- Recruiters tell undercover reporters poor grades will not stop foreign students
- ‘Foundation’ courses take students with the lowest A-level equivalent pass marks
- Universities can charge international students above the £9,250 UK fee cap
Some of the UK’s top universities have been accused of paying middlemen to offer foreign students with poor exam results ‘back door’ routes into their institutions – because they command higher fees.
Undercover filming of Russell Group university representatives appeared to show recruiters suggesting students from abroad could buy their way into higher education with the equivalent of C-level GCSEs.
Their UK counterparts would be required to have A or A* grades at A-level in order to be eligible for the same courses; but the institutions are said to be keen on foreign students because they can levy higher tuition fees than on their British counterparts.
The Russell Group is made up of 24 universities from across the UK; 15 have been implicated in the scandal following an investigation by The Sunday Times into international foundation courses designed to ease overseas students into degrees.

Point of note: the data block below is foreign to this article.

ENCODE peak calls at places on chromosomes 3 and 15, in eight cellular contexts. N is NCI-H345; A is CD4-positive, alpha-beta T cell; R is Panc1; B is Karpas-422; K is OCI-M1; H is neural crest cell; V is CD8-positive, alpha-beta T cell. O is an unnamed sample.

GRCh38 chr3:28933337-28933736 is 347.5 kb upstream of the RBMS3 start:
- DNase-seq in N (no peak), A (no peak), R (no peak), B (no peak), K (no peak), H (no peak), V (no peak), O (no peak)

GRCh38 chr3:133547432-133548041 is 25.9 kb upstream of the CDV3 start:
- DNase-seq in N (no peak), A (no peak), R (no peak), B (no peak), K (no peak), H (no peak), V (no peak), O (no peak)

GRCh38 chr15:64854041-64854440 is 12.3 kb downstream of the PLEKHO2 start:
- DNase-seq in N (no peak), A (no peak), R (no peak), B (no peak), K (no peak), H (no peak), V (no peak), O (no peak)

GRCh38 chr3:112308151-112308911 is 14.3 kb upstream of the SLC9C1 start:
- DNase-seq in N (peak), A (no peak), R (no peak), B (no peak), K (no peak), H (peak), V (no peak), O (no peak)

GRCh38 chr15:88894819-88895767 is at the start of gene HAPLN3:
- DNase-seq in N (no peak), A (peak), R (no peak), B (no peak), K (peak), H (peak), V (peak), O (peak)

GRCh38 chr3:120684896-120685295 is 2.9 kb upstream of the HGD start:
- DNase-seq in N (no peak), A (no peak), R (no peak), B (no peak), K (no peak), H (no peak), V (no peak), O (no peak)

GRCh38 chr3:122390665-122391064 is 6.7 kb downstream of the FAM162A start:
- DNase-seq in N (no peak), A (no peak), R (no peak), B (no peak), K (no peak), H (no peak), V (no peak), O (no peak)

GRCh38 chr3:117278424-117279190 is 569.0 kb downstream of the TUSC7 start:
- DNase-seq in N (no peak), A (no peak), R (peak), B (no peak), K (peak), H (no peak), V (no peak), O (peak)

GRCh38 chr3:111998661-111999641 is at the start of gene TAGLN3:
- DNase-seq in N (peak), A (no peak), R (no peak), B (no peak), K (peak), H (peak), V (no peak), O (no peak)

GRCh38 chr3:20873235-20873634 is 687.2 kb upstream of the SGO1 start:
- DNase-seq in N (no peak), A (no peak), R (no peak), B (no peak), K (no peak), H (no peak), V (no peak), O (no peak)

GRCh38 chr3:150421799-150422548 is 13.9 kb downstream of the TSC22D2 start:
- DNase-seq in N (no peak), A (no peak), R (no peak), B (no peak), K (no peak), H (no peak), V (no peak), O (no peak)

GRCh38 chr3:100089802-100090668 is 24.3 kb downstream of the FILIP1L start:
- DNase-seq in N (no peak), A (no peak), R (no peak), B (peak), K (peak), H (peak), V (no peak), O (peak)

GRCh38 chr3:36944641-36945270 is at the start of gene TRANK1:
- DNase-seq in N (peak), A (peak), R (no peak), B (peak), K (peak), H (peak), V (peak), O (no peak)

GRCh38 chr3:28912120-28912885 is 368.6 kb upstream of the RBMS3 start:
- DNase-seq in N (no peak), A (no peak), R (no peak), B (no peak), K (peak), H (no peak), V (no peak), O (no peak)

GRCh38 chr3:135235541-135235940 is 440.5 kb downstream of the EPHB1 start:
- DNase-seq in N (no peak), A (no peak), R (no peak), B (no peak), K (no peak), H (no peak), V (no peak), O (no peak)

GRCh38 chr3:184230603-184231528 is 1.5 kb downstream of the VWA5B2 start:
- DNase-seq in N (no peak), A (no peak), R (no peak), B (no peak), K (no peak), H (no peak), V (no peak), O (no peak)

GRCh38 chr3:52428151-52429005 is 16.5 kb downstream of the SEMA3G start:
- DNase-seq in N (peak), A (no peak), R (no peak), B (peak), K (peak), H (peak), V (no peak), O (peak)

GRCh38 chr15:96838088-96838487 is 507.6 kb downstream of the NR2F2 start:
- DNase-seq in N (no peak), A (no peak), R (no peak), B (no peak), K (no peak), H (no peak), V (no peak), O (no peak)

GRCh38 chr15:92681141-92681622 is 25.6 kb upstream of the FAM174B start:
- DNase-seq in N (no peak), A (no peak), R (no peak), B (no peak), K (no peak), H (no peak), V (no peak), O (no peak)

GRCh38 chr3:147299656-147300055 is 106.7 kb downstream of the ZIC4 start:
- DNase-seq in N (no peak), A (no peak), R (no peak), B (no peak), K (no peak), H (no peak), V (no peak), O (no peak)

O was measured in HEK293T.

The group says international students are an ‘important part’ of its makeup; some universities said students can only move into full-time degree courses if they pick up good enough grades while on the pathway course.
The Sunday Times‘ investigation spoke to recruiters acting on behalf of a number of Russell Group academies, including Exeter University and Manchester University, as well as an agency that represents Nottingham, York and Durham.
Captured on hidden cameras, one recruitment official representing four Russell Group institutions told an undercover reporter: ‘International (students) pay more money and the (universities) will receive almost double, so they give leeway for international students.’
The foundation courses are not the first year of a university degree; instead, they act as an extra year of education for students that either do not meet academic or English language requirements.
Passing the course – which recruiters said was practically a formality – can then guarantee direct entry into a degree course, again running at uncapped fees.
Foreign students can pay many times what a UK student will in annual tuition fees; the Reddin survey of university tuition fees, published by the Complete University Guide in 2021, found annual fees could be almost £40,000 a year for foreign students.
UK students will pay no more than £9,250 a year in tuition fees thanks to a government-mandated cap.
The probe found that recruiters acting on behalf of the Russell Group universities, operating in the Middle East, Africa and Asia, were offering to arrange places on the international foundation courses for students with B and C grades at GCSE level, or even D and E grades at A-level.
UK students applying for the same courses, paying capped tuition fees, would need straight A or A* grades in order to get onto the same course with direct entry into first year.